A resume is the very first impression you make on any possible future employers. Before you even have a chance to charm your interviewer with your wit and humor, they have to first like your resume. Therefore, it is crucial that your resume is impressive, professional, and on-point. Don’t make silly mistakes that can potentially cost you a job.
Avoid these resume mistakes and you could be on your way to your next interview:
1. Forgetting to Proofread
This is the number one mistake that job applicants make that has a huge impact on a resume review and yet can be so easily avoided. Make sure to read your resume over several times before sending out a final copy. Then after you’ve read it, have a friend read it over too in case you missed anything. It’s better to be safe than sorry!
Although it’s usually okay to embellish a little bit about your responsibilities at previous jobs, do not put down blatant lies. If you do not know how to use certain computer software that the job you are applying for requires, don’t say you do know how to use it in the hopes of figuring it out if you get the job! This will not work and you will just end up looking like a liar and feeling embarrassed. Then your whole overall value as a reliable employee will be tarnished, and may even cost you the position.
3. Not Enough Detail
If you are a recent college graduate, you are probably desperately applying to 20 different jobs each day, so your natural instinct may tell you to simplify this process by creating a generic resume that you can quickly send out that generalizes your skills to apply to all of the jobs you are applying for. Do not do this. It is tempting because it is easy, but make the time to tweak your resume to be specific to each job that you apply for. Use the same key words from the posted job description to fill into your resume. The person reviewing your resume will see you obtain all the skills required for the job and may ask you to come in for an interview. It is more beneficial to send out 8 resumes that are more personalized and detail-oriented, than to send out 20 cookie-cutter resumes.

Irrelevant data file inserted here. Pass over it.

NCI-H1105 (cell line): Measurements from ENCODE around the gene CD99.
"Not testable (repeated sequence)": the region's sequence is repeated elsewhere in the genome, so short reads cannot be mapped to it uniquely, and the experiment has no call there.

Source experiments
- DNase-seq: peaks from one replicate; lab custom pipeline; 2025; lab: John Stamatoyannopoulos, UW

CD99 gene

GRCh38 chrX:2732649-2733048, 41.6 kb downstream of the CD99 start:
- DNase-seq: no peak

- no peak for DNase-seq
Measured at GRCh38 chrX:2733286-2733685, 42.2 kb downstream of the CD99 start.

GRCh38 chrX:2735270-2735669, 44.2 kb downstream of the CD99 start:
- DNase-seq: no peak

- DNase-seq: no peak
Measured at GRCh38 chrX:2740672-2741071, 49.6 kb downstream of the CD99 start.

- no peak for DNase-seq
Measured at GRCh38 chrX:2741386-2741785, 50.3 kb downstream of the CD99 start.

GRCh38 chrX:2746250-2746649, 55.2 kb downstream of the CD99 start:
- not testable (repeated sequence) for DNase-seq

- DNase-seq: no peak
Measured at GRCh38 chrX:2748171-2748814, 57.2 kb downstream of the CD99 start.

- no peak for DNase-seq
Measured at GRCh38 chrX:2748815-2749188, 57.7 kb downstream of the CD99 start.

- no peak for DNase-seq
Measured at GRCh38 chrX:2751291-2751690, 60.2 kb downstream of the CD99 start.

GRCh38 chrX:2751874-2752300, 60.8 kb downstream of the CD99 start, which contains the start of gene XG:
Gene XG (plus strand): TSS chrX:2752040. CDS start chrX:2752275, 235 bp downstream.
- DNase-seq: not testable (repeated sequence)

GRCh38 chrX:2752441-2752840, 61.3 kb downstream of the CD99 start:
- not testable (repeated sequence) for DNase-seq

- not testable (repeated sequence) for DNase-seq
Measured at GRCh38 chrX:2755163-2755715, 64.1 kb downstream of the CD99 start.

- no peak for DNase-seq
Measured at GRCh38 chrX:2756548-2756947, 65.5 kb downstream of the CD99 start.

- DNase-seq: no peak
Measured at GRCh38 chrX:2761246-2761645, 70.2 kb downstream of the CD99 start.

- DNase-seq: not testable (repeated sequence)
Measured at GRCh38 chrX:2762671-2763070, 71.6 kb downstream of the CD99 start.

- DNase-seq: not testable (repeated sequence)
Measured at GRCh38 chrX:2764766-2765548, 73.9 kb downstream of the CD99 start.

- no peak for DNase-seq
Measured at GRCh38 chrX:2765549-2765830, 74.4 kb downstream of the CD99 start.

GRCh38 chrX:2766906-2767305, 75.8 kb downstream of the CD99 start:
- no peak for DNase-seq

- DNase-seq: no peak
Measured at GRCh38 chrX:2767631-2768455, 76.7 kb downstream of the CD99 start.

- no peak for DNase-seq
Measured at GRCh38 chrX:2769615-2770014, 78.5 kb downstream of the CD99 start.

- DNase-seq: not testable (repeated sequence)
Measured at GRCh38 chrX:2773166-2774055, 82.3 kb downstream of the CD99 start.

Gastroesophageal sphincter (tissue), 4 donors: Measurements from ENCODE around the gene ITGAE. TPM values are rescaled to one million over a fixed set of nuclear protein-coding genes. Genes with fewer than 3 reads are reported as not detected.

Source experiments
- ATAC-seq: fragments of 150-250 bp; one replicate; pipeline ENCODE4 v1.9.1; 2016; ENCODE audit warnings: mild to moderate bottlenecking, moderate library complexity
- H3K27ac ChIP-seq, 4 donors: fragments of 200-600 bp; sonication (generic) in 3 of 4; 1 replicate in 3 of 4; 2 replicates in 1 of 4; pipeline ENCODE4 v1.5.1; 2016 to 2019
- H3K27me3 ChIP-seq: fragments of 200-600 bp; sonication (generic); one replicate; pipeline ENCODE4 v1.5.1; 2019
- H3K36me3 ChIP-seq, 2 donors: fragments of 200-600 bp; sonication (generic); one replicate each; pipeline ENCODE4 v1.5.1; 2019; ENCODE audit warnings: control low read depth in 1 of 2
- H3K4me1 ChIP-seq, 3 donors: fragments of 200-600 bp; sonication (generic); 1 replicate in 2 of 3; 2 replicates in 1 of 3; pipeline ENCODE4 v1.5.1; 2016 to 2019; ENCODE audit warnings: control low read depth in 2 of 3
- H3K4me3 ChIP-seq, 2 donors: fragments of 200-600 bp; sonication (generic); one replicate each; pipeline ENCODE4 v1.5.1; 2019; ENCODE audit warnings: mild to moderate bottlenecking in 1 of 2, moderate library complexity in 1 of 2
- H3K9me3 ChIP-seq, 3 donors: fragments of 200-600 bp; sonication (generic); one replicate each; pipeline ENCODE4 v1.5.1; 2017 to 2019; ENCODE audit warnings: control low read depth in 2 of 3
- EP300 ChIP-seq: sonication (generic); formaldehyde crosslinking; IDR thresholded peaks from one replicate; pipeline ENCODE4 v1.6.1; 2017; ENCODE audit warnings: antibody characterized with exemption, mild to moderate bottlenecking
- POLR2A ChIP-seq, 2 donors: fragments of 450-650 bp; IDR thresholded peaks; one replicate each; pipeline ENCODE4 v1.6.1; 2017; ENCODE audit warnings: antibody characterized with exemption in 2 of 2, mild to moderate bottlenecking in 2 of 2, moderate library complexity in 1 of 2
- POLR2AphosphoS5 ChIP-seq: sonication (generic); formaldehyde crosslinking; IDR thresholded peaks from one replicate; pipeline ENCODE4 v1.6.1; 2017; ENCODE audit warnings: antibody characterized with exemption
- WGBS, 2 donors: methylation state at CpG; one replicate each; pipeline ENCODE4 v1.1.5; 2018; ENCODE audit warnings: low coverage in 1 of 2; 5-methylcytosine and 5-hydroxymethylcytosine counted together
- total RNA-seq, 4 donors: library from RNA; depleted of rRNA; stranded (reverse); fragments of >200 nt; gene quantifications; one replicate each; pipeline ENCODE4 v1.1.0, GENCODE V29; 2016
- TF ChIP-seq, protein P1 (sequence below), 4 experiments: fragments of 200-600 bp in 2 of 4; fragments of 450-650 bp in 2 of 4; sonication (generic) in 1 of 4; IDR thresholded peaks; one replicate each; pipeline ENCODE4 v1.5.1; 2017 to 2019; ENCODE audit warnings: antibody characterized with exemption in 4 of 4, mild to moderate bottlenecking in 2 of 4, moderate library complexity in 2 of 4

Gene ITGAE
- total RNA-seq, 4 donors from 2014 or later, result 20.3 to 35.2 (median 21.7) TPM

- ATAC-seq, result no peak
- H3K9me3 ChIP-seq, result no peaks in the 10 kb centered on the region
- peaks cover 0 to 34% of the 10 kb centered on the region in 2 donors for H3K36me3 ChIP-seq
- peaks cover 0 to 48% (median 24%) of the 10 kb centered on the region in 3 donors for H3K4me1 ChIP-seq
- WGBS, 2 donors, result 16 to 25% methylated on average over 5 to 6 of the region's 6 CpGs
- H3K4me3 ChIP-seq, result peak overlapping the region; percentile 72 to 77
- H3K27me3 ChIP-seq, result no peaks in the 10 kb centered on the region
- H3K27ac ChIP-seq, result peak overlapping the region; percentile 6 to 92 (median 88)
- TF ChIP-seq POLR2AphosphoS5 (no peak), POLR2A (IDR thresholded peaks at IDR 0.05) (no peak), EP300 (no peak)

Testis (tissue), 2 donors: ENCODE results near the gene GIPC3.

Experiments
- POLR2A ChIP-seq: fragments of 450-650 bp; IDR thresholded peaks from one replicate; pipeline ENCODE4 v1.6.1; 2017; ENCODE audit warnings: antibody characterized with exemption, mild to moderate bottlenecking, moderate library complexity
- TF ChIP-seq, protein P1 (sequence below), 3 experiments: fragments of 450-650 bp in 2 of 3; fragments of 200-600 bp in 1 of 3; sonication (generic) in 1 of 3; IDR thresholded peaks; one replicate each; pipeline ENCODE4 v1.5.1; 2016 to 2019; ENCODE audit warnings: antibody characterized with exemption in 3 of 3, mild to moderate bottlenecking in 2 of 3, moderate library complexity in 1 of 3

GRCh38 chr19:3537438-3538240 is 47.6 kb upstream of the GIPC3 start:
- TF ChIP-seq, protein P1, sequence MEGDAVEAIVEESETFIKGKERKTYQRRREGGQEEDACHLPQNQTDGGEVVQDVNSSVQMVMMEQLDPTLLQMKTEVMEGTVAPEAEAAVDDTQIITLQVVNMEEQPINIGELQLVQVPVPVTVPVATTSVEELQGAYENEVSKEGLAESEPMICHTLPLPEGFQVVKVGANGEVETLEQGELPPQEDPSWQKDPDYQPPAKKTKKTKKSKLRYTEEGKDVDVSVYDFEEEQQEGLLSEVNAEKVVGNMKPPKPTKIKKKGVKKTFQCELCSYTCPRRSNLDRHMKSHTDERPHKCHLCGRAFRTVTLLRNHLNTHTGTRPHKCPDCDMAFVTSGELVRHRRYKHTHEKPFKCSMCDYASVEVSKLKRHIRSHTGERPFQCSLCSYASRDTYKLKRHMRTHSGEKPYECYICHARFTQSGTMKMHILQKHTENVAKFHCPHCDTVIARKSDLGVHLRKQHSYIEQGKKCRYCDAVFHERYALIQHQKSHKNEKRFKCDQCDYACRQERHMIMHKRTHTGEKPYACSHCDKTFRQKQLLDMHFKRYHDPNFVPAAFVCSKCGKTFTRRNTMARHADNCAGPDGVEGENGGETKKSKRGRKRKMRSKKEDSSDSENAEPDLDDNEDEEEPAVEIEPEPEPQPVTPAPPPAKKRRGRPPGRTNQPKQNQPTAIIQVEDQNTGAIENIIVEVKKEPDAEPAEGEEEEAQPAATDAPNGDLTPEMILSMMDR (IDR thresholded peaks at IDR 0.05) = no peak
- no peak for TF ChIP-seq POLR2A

More information is not always the best. Using superfluous words and rambling just to fill space on the page does not indicate more experience for the job. It may actually do more harm than good. It’s good to keep a resume short to the point. As the saying goes, quality is better than quantity.
5. Unprofessional Presentation
Resumes should be clean, not crumbled, typed in black ink (unless you are applying for graphic design), with consistent font face and size. Your resume should not only read as professional, but should also look that way as well. It should be aesthetically pleasing to the eye, but also nothing crazy. Use traditional formatting and make sure it is easy to read. When in doubt, clean and simple is the best way to go.
Put some effort and time into your resume each time you apply for a job. You may be anxious (that’s normal) to just applying to any job you come across that looks decent, but don’t just throw yourself into applying without taking the time to present yourself in the best light for the position. Your resume is your golden ticket to get called in for an interview, so be sure to treat it as an important step in the application process!